In the Roundabout Theatre‘s Ugly Lies the Bone a war veteran, Jess (Mamie Gummer), uses virtual reality therapy to recover from trauma and to manage her residual physical and emotional pain. In the process Jess leans on her older sister Kacie (Karron Graves), takes her anger out on her sister’s boyfriend Kelvin (Haynes Thigpen), searches for recollection of her beauty from a past flame Stevie (Chris Stack), and yearns for love from her aging mother (Caitlin O’Connell). Jess’ search for love and recollection of her former beauty is a heart-breaking task given the fact that she has become unrecognizable and is covered in physical scars from battle.
This play about the resilient relationship that is ‘sisterhood’ inevitably had me pondering. All of my siblings would agree that we have the ultimate big sister. A ten-year gap in age difference resulted in her taking me under her wing quite a lot. To the effect that when she first trekked off to university and left this kid sister behind… I wrote my very first poem. (It was also the first delightful time I can recollect being able to shock and dismay my parents with an inner life behind my pig-tailed, doll-like exterior – muhahahaha!). The simple sentiment was written:
My sister Jenn has gone away and I feel like a flower dying.
I didn’t think much about the poem until recently although Jenn has it tucked away in some cupboard somewhere. I’ve since had ample opportunity to experience leaving my family to pursue my own dreams. Luckily my sister is so busy with her own children now that, save a few tears at the airport, there are no more depressing poems about parting. However, my life has a funny way of letting the meaning of my relationships sink in casually and intermittingly. I get caught up in the moments and sifting through the meaning of life’s moments tends to happen on nights like tonight. Tonight the meaning of sisterhood sunk in by virtue of watching a play about what & who helps a woman recover from pain and trauma.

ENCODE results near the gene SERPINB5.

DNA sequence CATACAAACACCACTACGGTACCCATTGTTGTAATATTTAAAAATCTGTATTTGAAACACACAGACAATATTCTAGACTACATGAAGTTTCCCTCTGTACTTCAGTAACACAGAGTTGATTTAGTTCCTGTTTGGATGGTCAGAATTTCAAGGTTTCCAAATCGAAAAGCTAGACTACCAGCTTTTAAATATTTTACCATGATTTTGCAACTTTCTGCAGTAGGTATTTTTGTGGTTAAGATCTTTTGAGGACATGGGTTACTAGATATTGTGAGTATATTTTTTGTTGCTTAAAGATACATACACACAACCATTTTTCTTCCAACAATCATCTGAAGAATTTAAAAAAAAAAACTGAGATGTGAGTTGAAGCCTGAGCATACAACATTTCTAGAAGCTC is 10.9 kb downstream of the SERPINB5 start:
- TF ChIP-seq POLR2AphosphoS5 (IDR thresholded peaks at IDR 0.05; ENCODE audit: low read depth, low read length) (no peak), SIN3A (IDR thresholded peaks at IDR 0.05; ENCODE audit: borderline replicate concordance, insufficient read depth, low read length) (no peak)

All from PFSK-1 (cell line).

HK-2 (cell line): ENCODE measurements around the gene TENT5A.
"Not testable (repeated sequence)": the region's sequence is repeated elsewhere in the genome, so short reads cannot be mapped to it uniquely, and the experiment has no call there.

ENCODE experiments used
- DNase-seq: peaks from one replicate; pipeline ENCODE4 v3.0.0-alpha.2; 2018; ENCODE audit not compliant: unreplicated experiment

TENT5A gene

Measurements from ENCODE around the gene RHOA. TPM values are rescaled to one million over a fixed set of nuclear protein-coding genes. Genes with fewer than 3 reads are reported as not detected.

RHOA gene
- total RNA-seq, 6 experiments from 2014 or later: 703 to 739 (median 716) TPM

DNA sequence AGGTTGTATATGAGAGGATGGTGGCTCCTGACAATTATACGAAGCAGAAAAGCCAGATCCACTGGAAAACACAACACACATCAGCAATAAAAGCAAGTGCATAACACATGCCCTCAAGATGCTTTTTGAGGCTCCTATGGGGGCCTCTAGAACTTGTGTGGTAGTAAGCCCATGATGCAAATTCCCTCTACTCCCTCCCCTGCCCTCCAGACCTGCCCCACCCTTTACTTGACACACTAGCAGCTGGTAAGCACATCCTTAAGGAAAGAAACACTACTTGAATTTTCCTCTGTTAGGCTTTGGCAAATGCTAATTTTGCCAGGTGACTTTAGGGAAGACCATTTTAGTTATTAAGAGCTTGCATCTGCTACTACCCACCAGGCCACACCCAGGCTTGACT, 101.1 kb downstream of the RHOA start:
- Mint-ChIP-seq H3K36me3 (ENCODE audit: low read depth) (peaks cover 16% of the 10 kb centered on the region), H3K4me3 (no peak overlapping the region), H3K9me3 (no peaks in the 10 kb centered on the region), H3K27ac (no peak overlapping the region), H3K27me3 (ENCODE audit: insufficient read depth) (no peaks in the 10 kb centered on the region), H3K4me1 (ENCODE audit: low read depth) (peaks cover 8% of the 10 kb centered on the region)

Life can be quite painful at times and even normal occurrences, like parting with a sister from time to time, can produce poems and images of a six year old drooping over ‘like a flower dying’. In this play Jess’ pain is not only internal, but severely visible on the outside… all the time. The struggle to stand on one’s own becomes physicalized in Jess’ struggle to recover. I saw the right side of her body crumple inwards leaving the left side to pick up all the slack. This play begs the question if learning to stand on one’s own is a necessary skill – or if finding life’s compensation, like somebody to lean on, is actually more important?
In watching Jess’ physical beauty stripped from her due to skin burns I was forced to reconstruct my idea of the relationship between ‘ugly’ and ‘beauty’. The core of Jess’ humanity surfaced in a way that it might not have had she continued to stand on her own in her previously ‘beautiful’ state. The fading of her physical beauty forced her to face her fear and discover that the people she loved most in the world remember her for her true beauty. The letting go of her anger opens her up to the imperfect love that her sister and friends still have to offer. Leave it to Meryl Streep’s daughter (Gummer) to bring great vulnerability to a role such that I reflected on my own relationships and truly appreciate them. She contributed to a lifelong journey of mine to deconstruct the relationship between beautiful & ugly, dark & light, new & old, beginning & ending.
At times – and often in beginnings – we love the beauty that covers up the ugly, but at other times life asks us to love the ugly as it covers up true beauty – especially as we get closer and closer to endings.
Beauty is but skin deep, ugly lies the bone.
Beauty dies and fades away, but ugly holds its own.
By the way – now I feel like a flower thriving: